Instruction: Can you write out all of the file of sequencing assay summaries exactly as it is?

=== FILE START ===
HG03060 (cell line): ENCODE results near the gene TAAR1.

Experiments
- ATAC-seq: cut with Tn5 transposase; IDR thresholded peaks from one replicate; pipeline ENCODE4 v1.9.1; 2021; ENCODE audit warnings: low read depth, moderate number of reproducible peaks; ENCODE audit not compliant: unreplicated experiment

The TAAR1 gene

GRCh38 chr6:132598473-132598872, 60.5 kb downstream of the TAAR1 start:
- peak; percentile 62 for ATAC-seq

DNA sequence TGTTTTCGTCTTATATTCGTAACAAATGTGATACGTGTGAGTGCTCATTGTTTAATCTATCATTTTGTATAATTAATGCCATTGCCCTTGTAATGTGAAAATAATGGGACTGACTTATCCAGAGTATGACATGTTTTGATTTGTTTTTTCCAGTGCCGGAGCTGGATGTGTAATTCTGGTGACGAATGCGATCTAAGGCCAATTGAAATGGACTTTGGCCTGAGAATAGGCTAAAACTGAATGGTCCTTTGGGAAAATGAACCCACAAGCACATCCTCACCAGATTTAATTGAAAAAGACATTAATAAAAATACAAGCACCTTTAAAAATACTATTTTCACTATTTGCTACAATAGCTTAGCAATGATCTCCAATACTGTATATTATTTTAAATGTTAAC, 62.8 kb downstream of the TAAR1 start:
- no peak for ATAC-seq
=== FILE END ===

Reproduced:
HG03060 (cell line): ENCODE results near the gene TAAR1.

Experiments
- ATAC-seq: cut with Tn5 transposase; IDR thresholded peaks from one replicate; pipeline ENCODE4 v1.9.1; 2021; ENCODE audit warnings: low read depth, moderate number of reproducible peaks; ENCODE audit not compliant: unreplicated experiment

The TAAR1 gene

GRCh38 chr6:132598473-132598872, 60.5 kb downstream of the TAAR1 start:
- peak; percentile 62 for ATAC-seq

DNA sequence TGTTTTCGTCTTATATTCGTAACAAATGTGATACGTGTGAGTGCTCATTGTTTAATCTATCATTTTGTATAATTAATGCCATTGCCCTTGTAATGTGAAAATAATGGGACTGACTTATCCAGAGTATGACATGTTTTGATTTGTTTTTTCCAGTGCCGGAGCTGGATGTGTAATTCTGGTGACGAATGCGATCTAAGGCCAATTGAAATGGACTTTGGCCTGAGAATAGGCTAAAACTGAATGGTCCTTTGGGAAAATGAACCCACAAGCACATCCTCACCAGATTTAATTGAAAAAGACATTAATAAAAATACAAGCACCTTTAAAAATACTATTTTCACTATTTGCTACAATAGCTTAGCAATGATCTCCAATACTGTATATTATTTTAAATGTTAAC, 62.8 kb downstream of the TAAR1 start:
- no peak for ATAC-seq